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dc.contributor.author
Kumar, Anand
dc.contributor.supervisor
Peter, Thomas
dc.contributor.supervisor
Marcolli, Claudia
dc.contributor.supervisor
Kiselev, Alexei
dc.date.accessioned
2018-10-30T13:30:33Z
dc.date.available
2018-10-29T16:03:26Z
dc.date.available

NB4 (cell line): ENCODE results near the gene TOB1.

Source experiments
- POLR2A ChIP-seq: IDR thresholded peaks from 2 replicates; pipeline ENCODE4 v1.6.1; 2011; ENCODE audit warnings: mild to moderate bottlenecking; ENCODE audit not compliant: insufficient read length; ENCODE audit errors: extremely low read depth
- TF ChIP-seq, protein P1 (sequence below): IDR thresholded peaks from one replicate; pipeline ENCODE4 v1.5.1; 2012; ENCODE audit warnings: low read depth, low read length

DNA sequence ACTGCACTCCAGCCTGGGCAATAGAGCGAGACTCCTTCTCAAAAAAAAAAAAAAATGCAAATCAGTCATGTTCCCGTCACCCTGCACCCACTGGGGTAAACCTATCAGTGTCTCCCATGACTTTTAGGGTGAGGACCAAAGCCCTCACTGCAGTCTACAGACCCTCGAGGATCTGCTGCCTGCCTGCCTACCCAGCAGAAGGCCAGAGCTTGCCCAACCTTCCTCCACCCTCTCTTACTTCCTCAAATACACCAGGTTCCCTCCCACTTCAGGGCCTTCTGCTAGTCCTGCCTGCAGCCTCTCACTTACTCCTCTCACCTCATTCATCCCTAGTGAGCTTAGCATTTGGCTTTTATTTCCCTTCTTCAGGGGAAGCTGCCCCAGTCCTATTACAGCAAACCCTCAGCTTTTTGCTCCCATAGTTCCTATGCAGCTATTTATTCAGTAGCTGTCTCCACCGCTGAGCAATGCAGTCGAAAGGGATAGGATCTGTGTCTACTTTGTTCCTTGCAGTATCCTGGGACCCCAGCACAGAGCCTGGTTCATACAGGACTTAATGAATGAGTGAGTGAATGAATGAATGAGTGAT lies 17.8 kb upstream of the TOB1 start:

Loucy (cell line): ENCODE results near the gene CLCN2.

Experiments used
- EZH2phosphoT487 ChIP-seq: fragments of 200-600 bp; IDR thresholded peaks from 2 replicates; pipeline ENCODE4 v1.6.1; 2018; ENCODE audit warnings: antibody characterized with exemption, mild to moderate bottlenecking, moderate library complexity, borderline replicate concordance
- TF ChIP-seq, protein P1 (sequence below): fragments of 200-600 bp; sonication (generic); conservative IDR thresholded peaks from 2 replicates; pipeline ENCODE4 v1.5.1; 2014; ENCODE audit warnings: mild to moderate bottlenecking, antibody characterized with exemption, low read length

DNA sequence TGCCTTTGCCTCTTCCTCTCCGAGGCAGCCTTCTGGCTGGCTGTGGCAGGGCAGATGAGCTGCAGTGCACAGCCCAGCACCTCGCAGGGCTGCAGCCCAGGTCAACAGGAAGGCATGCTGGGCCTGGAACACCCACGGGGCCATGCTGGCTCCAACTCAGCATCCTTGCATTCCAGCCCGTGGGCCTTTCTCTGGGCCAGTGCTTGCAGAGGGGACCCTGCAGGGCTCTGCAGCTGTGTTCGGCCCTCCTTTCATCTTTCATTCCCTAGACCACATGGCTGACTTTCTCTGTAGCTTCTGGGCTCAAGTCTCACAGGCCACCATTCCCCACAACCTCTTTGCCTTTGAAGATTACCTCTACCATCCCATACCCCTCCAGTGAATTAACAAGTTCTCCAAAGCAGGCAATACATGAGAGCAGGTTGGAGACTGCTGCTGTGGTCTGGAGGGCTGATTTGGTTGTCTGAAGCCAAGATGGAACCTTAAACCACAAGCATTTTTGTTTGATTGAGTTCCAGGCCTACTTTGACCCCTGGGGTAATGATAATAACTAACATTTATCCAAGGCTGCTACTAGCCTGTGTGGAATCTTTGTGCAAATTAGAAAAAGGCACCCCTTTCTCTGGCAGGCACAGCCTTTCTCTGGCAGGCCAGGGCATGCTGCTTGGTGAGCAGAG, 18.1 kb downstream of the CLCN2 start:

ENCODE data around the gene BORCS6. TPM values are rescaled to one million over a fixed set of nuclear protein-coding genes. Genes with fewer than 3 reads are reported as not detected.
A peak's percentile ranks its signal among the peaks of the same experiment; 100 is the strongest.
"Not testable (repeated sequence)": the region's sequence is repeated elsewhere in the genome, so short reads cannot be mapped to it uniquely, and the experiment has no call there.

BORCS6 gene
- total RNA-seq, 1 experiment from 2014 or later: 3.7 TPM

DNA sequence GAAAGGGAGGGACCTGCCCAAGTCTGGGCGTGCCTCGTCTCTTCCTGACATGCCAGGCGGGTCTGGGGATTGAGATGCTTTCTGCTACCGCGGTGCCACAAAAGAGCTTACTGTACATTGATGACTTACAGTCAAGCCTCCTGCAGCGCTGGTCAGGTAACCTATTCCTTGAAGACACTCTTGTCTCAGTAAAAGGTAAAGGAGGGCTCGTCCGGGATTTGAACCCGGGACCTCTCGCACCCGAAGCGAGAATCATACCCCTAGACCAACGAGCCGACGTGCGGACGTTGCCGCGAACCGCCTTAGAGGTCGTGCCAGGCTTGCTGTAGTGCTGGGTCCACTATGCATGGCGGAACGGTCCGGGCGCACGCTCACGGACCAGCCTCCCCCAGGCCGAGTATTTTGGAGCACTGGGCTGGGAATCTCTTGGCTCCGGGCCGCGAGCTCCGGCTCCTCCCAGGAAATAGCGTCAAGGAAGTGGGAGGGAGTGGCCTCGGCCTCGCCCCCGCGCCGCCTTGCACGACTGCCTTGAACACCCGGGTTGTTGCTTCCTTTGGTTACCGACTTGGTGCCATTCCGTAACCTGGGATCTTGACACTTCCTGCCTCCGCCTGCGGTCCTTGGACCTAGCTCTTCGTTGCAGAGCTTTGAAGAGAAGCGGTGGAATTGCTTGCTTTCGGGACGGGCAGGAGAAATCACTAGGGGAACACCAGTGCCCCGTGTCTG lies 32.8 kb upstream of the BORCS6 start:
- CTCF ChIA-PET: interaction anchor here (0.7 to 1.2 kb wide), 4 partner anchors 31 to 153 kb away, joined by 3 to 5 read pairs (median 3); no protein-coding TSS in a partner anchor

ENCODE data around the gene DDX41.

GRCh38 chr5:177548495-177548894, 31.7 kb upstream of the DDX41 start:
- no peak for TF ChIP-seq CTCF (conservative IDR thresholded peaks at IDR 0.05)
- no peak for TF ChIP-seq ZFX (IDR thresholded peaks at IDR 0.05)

2018-10-30T13:26:02Z
dc.date.available
2018-10-30T13:30:33Z
dc.date.issued
2018
dc.identifier.uri
http://hdl.handle.net/20.500.11850/299543
dc.identifier.doi
10.3929/ethz-b-000299543
dc.description.abstract